Fig. Sample distribution of the percentage of assets under each of the five replacement strategies - ie., the replacement mix.



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Fig. Various types of asset replacement projects, including roof renewal and domestic repiping.

I. Care is attempting to slow down or reserve the sands of time so that he can undo the deferred maintenance
Fig. I. Care is attempting to slow down or reserve the sands of time so that he can undo the deferred maintenance. A futile but valiant attempt.



Different replacement policies mapped onto the P-F curve to illustrate their relationship with the point of Functional Failure ("F").
Fig. Different replacement policies mapped onto the P-F curve to illustrate their relationship with the point of Functional Failure ("F").

1) Regular. Components in this category are items like wood painting and asphalt seal coating. These components require regular sealing or rejuvenation or the association will face significant related repair or replacement expenses. These projects are best to execute on schedule, per the Reserve Study. You may be able to squeak a little more life out, but it is often at the cost of higher repairs downstream.

2) Watch & Decide. Roofing and fencing are typical components in this category. The gradual approach of failure may be apparent, but the actual failure point may be delayed or accelerated due to weather or maintenance. For these projects, you can often make a wise decision to wait another year, if the asset is still intact.

3) Benign. Components in this category are non-critical components such as pool heaters or clubhouse trash compactors. It is not a problem to simply wait until the component fails, because it not a big deal for the association to survive a few days, waiting for the replacement component to be installed. So if the Reserve Study shows zero life, wait.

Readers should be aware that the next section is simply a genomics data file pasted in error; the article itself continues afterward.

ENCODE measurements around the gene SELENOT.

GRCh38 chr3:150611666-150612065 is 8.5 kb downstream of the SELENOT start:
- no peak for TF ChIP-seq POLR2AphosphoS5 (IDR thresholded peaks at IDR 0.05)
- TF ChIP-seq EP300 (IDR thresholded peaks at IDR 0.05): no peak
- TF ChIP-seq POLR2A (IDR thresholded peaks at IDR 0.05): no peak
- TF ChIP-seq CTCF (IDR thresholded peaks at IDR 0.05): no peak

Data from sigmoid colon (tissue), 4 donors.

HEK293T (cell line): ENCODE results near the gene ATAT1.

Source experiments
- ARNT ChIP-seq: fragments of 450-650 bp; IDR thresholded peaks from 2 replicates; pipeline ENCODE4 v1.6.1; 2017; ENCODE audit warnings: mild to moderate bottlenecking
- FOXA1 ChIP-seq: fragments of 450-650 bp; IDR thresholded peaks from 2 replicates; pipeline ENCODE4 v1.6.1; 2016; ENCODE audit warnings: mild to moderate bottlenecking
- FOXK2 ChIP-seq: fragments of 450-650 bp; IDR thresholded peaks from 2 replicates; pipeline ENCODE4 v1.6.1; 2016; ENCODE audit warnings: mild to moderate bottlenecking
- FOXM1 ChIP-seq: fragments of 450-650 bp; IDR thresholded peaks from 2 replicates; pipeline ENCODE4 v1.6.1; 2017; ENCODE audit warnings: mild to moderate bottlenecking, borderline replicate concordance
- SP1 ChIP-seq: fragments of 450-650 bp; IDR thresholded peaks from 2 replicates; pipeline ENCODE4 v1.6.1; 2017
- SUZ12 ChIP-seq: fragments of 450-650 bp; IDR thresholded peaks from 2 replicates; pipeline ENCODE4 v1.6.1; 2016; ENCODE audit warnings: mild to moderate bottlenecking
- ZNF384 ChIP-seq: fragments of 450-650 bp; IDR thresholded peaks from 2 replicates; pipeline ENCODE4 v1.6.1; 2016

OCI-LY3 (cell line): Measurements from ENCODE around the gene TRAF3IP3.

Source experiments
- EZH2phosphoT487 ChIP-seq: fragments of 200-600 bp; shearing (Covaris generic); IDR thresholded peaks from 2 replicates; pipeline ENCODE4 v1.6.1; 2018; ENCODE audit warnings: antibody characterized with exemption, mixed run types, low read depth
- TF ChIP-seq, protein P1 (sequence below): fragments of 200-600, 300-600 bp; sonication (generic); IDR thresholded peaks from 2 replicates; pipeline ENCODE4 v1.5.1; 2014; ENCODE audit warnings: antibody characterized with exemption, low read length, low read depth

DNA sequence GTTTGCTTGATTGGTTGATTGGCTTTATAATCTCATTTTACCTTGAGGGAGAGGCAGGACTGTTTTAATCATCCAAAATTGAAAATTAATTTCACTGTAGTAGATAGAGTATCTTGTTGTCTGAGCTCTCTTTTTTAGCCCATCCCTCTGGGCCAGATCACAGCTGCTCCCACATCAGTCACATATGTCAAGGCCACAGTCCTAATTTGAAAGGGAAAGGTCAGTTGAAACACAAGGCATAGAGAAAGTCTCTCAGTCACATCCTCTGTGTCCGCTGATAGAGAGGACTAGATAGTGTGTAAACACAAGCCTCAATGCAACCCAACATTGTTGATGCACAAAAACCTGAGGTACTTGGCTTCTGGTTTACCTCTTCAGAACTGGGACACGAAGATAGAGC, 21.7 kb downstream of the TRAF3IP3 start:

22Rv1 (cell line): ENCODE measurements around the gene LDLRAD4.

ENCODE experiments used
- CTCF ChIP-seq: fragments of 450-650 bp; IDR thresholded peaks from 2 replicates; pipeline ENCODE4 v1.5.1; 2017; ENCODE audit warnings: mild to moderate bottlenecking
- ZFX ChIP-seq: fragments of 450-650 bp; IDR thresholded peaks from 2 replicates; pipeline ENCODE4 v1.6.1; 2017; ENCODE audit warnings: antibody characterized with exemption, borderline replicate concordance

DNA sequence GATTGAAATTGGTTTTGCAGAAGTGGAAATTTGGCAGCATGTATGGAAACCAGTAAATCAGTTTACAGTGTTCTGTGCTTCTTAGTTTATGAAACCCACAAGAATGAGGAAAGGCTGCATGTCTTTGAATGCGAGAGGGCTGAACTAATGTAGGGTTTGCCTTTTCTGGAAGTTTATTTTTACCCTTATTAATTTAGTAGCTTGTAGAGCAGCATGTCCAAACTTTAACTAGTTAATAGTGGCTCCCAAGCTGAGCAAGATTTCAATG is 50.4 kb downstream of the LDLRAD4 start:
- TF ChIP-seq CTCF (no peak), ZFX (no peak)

4) Catastrophic. These are components whose function is essential to the association: the central hot water system, entry gate systems, etc. Failure of any of these components is always unwelcome, and it causes significant expense or disruption in the association. Do these projects in advance of failure, on your terms, on schedule, to minimize inconvenience to the homeowners.

5) Obsolescence (technological or aesthetic). These components have functional lives longer than they can be described as “bringing value to the association”. The gold shag carpet in the clubhouse, the old and dated appearance of the elevator interior, and the old computer used by the on-site manager are three good examples. While you can generally get away with deferring these projects another year, you do so at your own detriment. These are generally the low cost projects that yield a high impact (reward) to your sense of well-being and style. So do them if at all possible, on schedule.


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I. Care is trying to blend the optimal replacement mix for the assets in his portfolio
Fig. I. Care is trying to blend the optimal replacement mix for the assets in his portfolio